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Pop & Hiss goes to the movies: Elliot Goldenthal brings out the tension in ‘Public Enemies’

December 8, 2009 |  3:58 pm
ElliotGoldenthal Michael Mann's "Public Enemies," which chronicled the life of bank robber-turned-tragic-hero John Dillinger, is rich in music. Otis Taylor's bluesy banjo of "Ten Million Slaves" makes an early appearance, and jazz vocalist Diana Krall sings the standard "Bye Bye Blackbird." All of which freed up composer Elliot Goldenthal and his orchestra to work on the tension in Dillinger's character.

"My job was to create the dramatic fabric rather than the chronological fabric," Goldenthal said. "The chronological stuff was covered by the source music. Yet there was no composing with electronic music, including electric guitars. No synthesizers and loops. We wanted it as orchestral as we could and we wanted it very acoustic."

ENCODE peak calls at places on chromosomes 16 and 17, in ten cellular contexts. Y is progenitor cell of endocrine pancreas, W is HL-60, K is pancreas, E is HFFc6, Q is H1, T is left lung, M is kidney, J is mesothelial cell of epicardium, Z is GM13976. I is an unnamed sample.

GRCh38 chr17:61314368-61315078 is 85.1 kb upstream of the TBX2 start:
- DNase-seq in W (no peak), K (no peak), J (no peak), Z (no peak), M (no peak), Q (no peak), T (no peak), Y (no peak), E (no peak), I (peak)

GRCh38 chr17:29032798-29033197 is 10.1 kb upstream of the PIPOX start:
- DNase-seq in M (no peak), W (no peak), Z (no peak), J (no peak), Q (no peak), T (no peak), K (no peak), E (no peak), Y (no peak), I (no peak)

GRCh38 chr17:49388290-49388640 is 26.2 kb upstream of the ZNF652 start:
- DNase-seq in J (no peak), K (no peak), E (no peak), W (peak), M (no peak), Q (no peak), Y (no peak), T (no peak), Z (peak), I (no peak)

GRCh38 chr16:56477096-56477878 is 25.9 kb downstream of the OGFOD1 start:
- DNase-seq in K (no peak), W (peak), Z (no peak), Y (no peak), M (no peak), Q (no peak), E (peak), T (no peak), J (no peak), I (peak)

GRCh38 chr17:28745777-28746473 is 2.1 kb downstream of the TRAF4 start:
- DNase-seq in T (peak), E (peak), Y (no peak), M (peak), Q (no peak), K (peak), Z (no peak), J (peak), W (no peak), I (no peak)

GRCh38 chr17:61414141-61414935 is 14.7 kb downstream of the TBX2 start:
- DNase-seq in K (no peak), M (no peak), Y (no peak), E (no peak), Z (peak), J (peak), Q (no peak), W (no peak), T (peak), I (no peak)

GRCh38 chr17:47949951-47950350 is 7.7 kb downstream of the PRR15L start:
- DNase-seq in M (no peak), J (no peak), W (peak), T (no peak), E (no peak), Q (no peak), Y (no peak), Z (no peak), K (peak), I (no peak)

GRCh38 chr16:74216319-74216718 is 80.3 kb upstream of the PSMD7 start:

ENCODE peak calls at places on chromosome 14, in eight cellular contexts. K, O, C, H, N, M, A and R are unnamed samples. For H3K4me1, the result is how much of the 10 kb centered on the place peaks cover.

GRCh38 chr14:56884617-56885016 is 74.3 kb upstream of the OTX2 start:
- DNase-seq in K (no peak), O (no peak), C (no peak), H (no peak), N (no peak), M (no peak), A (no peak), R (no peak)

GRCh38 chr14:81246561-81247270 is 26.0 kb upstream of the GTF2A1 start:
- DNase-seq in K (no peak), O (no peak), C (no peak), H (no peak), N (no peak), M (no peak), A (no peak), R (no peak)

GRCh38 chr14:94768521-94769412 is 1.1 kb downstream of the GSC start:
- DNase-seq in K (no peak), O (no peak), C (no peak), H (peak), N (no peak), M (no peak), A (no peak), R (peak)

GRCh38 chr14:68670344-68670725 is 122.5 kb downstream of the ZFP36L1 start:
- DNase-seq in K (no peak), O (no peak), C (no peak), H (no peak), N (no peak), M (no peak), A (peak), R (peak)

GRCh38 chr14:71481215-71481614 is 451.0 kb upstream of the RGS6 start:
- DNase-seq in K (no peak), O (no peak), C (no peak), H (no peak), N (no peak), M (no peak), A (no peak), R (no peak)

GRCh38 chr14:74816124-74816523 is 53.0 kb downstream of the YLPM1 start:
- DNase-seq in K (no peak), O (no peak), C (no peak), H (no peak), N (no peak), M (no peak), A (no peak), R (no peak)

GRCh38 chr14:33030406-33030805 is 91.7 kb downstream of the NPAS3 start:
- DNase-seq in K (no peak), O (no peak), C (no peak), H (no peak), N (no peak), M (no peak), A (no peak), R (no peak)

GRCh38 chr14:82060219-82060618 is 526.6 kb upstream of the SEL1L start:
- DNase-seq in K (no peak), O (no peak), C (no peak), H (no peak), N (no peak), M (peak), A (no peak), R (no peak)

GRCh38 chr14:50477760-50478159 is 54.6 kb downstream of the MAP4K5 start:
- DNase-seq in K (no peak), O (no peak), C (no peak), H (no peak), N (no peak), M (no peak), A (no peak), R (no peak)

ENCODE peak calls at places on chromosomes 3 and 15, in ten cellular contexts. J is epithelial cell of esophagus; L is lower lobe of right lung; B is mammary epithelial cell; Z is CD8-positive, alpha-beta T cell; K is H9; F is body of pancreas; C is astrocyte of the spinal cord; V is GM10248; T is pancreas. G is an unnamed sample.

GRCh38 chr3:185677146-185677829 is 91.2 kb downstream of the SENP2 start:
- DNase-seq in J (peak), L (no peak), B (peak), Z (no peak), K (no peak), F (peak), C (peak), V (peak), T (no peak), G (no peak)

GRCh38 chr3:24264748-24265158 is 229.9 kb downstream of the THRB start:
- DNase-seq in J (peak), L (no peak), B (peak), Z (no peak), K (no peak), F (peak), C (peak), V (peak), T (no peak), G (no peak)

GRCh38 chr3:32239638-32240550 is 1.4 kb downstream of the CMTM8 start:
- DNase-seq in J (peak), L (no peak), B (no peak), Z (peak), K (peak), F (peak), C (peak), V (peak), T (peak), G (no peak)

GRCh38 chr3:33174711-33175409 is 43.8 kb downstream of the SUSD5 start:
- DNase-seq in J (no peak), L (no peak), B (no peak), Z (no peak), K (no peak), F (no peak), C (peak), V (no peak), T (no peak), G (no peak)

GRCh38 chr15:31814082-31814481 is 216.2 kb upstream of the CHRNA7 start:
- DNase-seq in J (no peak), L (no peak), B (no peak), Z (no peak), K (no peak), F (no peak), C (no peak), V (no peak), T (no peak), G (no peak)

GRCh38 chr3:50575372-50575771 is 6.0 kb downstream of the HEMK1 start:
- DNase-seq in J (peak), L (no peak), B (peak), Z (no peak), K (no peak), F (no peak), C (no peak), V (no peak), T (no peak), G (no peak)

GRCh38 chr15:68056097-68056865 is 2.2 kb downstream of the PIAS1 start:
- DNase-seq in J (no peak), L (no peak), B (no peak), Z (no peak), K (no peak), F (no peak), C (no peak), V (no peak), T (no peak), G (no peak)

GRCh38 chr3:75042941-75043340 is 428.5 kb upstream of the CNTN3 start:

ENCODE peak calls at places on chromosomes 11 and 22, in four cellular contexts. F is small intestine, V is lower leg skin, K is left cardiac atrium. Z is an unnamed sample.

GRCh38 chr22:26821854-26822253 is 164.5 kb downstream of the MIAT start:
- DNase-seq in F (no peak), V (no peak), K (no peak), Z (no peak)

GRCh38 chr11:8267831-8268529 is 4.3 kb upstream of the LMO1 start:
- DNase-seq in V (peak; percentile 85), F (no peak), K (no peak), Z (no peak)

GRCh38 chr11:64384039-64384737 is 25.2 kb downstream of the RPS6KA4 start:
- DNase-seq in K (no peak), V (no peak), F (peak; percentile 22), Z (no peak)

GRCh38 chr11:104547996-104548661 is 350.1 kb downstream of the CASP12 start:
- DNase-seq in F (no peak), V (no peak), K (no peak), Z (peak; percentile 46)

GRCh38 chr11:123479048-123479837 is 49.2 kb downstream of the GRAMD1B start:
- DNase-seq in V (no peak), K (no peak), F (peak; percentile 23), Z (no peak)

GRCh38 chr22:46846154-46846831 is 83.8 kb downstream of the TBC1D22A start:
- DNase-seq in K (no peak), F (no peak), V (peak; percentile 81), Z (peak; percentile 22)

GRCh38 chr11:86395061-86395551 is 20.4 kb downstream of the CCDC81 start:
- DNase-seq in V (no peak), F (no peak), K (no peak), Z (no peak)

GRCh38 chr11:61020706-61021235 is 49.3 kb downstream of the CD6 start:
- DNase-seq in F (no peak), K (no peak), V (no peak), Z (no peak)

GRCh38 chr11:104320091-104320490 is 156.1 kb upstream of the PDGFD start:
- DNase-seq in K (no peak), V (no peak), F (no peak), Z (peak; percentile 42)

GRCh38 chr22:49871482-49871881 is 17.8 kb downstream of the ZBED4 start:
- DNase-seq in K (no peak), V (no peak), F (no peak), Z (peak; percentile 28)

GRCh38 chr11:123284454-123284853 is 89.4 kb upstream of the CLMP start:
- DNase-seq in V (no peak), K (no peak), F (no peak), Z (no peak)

Goldenthal's "Public Enemies" work is fraught with tension. Even the pieces that score the love scenes come with an underlying tragic, foreboding tone. Heavy on violins, Goldenthal's compositions build slowly, and even a delicate, minimalist piano in one cue is soon overtaken by a more dooming melody.

"John Dillinger isn't always the same John Dillinger who robs a bank," Goldenthal said. "Dillinger is sprouted in the Dust Bowl and, all of a sudden, he's fashionably festooned and adored. That contrast was my big influence."

--Todd Martens


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Pop & Hiss goes to the movies: Michael Giacchino on the 'emotional time bomb' of 'Up'

The above piece appears in the Dec. 9 issue of The Envelope. Click here for more awards coverage.

Photo: Alex J. Berliner